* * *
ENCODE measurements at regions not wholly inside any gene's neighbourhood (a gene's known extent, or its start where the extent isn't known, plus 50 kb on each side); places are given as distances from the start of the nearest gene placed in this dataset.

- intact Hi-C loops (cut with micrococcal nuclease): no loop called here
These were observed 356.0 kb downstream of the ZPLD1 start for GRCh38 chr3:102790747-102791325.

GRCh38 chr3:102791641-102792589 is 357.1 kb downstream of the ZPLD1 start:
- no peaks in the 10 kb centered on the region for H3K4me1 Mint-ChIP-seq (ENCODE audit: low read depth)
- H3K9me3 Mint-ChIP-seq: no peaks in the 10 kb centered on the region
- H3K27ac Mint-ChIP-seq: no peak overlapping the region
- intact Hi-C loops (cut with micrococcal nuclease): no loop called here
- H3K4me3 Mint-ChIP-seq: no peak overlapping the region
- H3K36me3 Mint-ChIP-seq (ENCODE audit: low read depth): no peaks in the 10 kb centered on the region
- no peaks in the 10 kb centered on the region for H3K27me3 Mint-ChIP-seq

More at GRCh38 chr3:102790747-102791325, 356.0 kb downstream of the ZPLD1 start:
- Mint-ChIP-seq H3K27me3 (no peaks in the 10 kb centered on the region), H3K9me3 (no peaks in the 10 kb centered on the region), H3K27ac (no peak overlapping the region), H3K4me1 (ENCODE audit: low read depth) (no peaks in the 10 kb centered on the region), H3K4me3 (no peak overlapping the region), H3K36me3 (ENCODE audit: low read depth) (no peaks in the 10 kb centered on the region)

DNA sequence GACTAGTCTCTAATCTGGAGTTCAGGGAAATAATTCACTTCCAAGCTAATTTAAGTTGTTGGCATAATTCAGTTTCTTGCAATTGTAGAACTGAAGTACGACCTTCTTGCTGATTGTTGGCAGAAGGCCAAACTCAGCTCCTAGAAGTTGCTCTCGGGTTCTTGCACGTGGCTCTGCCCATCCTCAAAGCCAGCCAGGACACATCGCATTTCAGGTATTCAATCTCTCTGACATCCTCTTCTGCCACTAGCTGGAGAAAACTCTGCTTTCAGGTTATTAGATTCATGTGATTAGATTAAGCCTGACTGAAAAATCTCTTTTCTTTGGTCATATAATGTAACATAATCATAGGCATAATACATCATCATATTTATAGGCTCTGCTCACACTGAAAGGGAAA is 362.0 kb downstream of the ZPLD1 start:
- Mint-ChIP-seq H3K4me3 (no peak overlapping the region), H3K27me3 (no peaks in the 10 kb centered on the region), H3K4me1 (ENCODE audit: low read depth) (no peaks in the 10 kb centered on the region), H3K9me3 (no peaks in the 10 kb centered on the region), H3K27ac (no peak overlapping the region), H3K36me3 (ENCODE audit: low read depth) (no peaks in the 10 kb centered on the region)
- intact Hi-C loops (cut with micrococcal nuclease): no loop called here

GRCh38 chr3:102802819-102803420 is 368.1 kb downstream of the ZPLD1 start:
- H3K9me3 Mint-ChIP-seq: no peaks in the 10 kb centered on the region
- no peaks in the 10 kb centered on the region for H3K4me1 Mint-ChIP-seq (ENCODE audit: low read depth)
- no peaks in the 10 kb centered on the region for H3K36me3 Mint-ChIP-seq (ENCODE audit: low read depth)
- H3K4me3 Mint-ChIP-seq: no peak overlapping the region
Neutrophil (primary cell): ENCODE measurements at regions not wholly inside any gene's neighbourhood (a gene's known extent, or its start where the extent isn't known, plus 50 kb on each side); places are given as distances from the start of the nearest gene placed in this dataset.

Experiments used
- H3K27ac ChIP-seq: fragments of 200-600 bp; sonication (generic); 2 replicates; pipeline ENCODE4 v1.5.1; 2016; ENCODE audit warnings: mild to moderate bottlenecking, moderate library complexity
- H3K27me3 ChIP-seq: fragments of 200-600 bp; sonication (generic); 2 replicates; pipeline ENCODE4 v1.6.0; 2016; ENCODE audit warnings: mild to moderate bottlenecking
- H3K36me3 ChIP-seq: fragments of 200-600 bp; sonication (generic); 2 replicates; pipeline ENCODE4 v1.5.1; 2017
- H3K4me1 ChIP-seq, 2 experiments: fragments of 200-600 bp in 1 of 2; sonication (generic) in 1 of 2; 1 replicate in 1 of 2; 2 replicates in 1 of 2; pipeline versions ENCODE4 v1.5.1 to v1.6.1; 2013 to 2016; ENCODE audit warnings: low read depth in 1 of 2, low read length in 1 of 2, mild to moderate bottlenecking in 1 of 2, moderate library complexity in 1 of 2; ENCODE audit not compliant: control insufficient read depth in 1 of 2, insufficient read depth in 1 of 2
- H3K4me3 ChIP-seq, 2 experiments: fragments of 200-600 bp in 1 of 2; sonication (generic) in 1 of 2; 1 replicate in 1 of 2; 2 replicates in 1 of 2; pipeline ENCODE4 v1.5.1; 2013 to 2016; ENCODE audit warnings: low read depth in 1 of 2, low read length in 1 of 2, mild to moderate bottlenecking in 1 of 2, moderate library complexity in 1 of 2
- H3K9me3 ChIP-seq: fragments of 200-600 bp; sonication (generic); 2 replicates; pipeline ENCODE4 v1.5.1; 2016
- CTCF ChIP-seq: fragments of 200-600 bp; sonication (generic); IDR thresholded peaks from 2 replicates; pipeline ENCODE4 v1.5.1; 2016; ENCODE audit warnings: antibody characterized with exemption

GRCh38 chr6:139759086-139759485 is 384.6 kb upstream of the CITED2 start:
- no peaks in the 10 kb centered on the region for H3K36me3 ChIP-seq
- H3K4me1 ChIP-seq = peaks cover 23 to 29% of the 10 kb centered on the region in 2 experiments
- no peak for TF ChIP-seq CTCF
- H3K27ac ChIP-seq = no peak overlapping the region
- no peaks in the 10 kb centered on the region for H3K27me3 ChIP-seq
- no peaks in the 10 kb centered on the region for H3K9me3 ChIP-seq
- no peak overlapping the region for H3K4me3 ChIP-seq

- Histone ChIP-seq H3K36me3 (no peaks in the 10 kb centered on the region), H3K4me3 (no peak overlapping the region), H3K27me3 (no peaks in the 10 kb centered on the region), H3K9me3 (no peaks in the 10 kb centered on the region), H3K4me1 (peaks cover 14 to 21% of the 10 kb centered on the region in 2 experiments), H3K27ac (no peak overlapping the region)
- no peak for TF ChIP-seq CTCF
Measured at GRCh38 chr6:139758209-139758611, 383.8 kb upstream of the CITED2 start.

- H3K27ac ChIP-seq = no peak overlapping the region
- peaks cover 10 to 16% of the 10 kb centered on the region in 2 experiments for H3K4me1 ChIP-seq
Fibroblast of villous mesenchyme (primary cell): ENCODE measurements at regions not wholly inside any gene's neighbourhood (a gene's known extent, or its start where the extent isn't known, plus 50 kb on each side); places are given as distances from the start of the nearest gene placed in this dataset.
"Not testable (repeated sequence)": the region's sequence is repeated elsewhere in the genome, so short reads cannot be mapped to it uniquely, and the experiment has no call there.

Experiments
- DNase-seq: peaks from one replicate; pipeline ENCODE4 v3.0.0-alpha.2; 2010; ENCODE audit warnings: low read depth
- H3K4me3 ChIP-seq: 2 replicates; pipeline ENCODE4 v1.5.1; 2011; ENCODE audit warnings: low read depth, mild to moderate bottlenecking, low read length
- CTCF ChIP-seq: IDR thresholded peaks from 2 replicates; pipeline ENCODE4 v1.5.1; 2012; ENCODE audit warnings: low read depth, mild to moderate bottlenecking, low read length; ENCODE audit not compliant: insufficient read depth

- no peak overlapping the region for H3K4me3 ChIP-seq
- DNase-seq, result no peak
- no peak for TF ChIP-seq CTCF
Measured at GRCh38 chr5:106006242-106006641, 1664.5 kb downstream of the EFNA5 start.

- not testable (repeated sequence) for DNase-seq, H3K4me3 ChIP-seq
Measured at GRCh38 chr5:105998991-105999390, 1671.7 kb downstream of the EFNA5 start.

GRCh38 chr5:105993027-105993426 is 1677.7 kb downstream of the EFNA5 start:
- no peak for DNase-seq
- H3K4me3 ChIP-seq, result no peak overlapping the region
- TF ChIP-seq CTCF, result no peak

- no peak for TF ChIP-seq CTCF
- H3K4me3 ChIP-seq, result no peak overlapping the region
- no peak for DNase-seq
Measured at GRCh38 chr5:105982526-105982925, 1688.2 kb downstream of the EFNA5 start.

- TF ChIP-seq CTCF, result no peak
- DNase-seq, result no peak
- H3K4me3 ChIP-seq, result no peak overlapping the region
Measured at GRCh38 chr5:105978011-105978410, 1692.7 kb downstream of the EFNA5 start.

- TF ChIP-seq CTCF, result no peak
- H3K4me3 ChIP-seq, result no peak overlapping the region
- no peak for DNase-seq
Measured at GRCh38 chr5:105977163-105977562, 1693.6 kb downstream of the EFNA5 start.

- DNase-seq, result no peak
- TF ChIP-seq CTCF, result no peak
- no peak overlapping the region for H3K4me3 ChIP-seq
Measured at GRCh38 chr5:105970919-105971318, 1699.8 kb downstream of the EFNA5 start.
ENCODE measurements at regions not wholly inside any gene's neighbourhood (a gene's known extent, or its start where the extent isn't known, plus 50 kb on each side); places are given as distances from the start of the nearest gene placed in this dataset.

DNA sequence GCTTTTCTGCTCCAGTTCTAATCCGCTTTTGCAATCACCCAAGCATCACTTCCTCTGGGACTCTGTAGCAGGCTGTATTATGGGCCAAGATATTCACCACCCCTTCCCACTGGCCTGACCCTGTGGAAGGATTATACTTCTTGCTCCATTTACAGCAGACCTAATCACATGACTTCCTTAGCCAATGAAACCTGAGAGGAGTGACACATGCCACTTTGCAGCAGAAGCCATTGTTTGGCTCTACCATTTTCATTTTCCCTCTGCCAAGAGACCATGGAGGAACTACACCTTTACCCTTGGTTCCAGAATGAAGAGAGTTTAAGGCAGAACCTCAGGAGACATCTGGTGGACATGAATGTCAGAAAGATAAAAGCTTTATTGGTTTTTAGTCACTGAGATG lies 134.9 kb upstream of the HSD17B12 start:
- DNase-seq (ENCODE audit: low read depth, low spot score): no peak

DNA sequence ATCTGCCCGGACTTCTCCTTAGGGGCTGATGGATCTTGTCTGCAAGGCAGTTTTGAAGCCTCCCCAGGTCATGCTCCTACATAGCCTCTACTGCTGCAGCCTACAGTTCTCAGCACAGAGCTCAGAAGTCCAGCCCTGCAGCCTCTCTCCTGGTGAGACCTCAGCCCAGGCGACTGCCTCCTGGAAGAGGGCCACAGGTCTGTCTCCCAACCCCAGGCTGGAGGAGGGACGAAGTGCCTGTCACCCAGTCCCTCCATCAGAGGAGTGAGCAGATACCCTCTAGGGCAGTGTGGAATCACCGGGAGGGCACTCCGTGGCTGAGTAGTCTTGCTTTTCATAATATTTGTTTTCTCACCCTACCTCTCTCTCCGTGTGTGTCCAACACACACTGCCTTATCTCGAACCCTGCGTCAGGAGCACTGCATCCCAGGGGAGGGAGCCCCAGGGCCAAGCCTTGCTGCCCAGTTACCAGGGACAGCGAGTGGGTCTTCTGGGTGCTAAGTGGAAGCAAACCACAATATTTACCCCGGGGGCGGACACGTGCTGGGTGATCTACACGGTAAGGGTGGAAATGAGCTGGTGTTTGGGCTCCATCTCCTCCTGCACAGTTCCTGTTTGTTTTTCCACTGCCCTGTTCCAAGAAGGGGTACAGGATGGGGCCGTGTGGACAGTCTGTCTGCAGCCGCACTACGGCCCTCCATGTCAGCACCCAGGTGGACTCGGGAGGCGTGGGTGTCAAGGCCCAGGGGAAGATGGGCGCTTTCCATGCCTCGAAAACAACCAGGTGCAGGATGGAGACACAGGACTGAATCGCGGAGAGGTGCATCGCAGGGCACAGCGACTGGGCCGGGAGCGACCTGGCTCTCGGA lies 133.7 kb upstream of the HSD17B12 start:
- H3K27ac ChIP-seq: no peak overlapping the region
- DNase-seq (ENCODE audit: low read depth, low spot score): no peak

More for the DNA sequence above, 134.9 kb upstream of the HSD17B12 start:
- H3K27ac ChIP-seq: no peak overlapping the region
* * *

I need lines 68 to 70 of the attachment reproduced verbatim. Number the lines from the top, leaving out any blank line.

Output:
- TF ChIP-seq CTCF, result no peak
- H3K4me3 ChIP-seq, result no peak overlapping the region
- no peak for DNase-seq